Regulation, Consumer Education Key to Fisheries Conservation

By Lea Terhune
USINFO Staff Writer

Washington - For centuries cod was abundant in American waters, but in 1992 the Atlantic cod fishery abruptly collapsed. Thousands of people lost jobs, and the region is still recovering.

In the wake of that collapse, the United States set fisheries management standards that have helped some critical domestic fisheries rebound. The challenge today, according to the National Oceanic and Atmospheric Administration (NOAA), is effective regulation of the international fishing industry.

“The U.S. has done a pretty good job with its fisheries. I know we do have a ways to go,” director of NOAA fisheries William T. Hogarth told journalists at a March 21 panel discussion organized by National Geographic, the National Environmental Trust and the Pew Charitable Trusts. He said the Magnuson-Stevens Reauthorization Act of 2006 provides additional tools for responsible fishery management. (See related article).

The big threat to sustainable fisheries lies beyond U.S. borders: “Can we, on an international basis, keep the harvest at a level that will make sure that the stock does not regress back into an overfished stock?”

Bluefin tuna, prized for Japanese sushi, tops the list of threatened fish stocks.  The species’ population has declined by 90 percent since the 1970s, overfished in response to market demand. Scientists predict bluefin and other species could disappear if overfishing continues.

“We’d like to educate all of the public, not only the American public, but the others, about the risks of consuming bluefin tuna at this time,” Hogarth said.

Fen Montaigne, author of a National Geographic study of international fishing practices, agreed that the United States is on course domestically. “In the U.S. there is really pretty good control - fish brought into port, detailed reporting, inspections - it does a good job. In Europe, it is the absolute opposite.” Montaigne sees it as “a question of political will that seems to be lacking in the EU, in France, in Spain, in Italy. Libya is beyond the pale.” 

Unregulated, gigantic harvests enabled by technologies that indiscriminately scoop up huge catches, at great cost to ocean ecosystems, contribute to fishery collapse. Gill nets, bottom trawling and similar methods capture tons of “bycatch” - nontarget fish, even turtles and birds, which often die as a result. Spawning grounds are disrupted, causing further species depletion.


Effective regulation relies on enforcement by governments and the fishing industry, and changes in the worldwide market. Private conservation organizations now focus on influencing the market by educating consumers about what fish to buy.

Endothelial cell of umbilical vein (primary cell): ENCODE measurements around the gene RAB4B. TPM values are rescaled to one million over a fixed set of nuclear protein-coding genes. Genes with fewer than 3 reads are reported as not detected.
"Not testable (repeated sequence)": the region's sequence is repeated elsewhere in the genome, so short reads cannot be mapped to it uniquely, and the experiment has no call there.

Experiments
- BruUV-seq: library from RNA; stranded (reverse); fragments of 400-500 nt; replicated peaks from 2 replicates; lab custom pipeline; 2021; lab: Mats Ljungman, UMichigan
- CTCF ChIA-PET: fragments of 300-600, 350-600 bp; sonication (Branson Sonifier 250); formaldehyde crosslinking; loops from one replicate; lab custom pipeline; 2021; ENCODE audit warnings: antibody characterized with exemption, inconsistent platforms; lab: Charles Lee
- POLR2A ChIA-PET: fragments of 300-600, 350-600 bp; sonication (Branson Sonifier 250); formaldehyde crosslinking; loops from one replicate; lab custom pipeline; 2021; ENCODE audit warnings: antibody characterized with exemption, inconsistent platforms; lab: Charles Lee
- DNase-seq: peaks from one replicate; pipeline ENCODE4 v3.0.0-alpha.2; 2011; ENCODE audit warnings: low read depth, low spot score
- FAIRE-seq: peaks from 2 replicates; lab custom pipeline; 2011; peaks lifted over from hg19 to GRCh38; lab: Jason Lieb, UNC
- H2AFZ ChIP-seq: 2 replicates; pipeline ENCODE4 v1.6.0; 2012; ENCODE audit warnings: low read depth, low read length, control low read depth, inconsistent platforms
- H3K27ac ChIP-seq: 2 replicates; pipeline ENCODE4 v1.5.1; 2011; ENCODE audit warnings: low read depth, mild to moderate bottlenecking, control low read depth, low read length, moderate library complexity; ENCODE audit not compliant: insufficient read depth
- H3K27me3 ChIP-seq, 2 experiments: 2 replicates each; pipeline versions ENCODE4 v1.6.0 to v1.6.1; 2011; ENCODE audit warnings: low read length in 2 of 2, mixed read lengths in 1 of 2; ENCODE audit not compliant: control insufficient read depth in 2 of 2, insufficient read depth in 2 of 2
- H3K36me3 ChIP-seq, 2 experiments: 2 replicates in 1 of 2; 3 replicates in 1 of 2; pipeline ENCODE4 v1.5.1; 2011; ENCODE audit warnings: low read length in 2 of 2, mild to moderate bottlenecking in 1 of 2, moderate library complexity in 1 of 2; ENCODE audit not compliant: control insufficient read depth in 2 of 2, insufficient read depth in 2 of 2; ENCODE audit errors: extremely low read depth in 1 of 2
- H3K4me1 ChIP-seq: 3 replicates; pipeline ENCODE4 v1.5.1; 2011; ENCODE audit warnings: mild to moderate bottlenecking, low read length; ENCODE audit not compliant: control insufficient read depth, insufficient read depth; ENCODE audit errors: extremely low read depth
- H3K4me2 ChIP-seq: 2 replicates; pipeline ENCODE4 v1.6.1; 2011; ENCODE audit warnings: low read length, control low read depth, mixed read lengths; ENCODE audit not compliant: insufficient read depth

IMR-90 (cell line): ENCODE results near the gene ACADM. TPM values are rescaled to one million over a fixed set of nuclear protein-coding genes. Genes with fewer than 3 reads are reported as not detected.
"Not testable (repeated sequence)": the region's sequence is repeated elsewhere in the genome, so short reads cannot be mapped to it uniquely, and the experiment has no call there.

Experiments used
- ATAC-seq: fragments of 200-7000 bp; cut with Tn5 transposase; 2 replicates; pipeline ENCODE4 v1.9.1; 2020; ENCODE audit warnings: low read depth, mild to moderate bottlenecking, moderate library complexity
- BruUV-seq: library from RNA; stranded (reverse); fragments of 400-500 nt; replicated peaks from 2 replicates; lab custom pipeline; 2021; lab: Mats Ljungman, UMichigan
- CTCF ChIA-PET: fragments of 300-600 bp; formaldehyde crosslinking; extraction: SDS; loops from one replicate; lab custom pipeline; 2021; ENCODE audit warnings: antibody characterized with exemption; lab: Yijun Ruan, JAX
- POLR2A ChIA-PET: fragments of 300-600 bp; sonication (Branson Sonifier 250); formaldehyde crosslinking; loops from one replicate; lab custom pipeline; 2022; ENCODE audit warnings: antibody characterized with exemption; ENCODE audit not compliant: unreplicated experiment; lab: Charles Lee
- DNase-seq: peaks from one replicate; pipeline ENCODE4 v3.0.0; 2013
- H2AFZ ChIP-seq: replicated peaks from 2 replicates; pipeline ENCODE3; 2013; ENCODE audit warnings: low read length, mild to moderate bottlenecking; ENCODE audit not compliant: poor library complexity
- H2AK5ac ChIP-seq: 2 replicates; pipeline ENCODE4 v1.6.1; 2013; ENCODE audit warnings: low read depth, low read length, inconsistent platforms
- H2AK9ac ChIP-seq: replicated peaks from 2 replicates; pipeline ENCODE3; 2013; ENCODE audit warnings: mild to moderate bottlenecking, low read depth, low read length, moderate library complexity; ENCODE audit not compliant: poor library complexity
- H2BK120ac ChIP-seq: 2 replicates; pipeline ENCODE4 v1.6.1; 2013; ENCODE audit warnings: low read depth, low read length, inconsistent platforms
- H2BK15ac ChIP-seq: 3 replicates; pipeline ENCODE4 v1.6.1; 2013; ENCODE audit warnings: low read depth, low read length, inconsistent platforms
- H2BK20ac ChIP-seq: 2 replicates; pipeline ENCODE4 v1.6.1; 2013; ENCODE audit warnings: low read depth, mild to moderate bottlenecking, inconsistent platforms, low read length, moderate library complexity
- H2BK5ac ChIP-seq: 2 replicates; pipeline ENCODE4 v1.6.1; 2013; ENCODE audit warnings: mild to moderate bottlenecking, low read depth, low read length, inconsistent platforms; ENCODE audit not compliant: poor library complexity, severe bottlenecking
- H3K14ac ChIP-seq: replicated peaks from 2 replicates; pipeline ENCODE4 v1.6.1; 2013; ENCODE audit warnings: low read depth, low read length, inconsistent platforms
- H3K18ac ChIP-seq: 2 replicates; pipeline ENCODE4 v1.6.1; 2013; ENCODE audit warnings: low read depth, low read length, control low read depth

California’s Monterey Bay Aquarium introduced its guide to environmentally sound seafood choices in the 1990s.  “The Seafood Watch Card is to harness the power of commerce itself and the market in favor of conservation, and get industry support behind responsible management of fisheries,” Mike Sutton, director of the aquarium’s Center for the Future of the Oceans, told USINFO. It also makes the point, he said, that “we can’t rely on federal law alone to safeguard our fisheries.” The World Wildlife Fund, the Marine Stewardship Council, Seafood Choices and Oceans Alive offer similar guides for wholesale and retail consumers, to steer the market - fish counters, restaurants and homes - toward sustainable seafood.

Albacore or wild Alaskan salmon, for example, have a healthy biomass and are good choices, according to these groups.  They recommend avoiding others: orange roughy – with 100-year life spans - Atlantic cod, red snapper, Pacific rockfish and shark are species in decline.

“Fisheries can recover. Most species are very fecund, so they have the ability to recover if we just leave them alone for the time that it takes,” Sutton said.

The U.S. government, which differs with assessments of some independent research groups, is developing its own “Fish Watch” program, according to NOAA spokeswoman Susan Buchanan.

“NOAA’s perspective is that over-fished species are managed under plans that allow for small, highly monitored commercial fisheries.” She says legitimate operations “should not be penalized by consumer boycotts.” Consumers should “feel morally and ethically sound if they consume fish that were legally caught and marketed,” she said.

Sustainable fishing is a selling point for some small fishing concerns. Pelican Packers, in Bellingham, Washington, cans albacore fished by ecosystem-friendly trolling. Co-founder Judy Cosky told USINFO the cannery was started “to create an alternative market” for quality, U.S.-caught albacore.

NOAA’s Hogarth wants stronger action from the International Committee for the Conservation of Atlantic Tunas (ICCAT), which sets guidelines for management of tuna fisheries and of which he is chairman. ICCAT acknowledges that some stocks are fully fished or overfished but has stopped short of lowering the recommended quota below 29,500 metric tons.

“[W] e have to get to about 15,000 metric tons at least to have any chance of arresting the stock decline and avoid collapse,” Hogarth said. Some countries, ignoring legal quotas, take as much as 60,000 metric tons of bluefin annually. “While still disappointed we could not get a better job done, we’re not finished,” he added, “I don’t want to sit over a commission that looks at the demise of probably one of the most magnificent fish that we have in the ocean.”

See also "Long-Term Data Confirm Fishing Puts Species in 'Double Jeopardy'" and "Accelerating Loss of Ocean Species Threatens Human Well-Being."

For more information on U.S. policy, see Environment.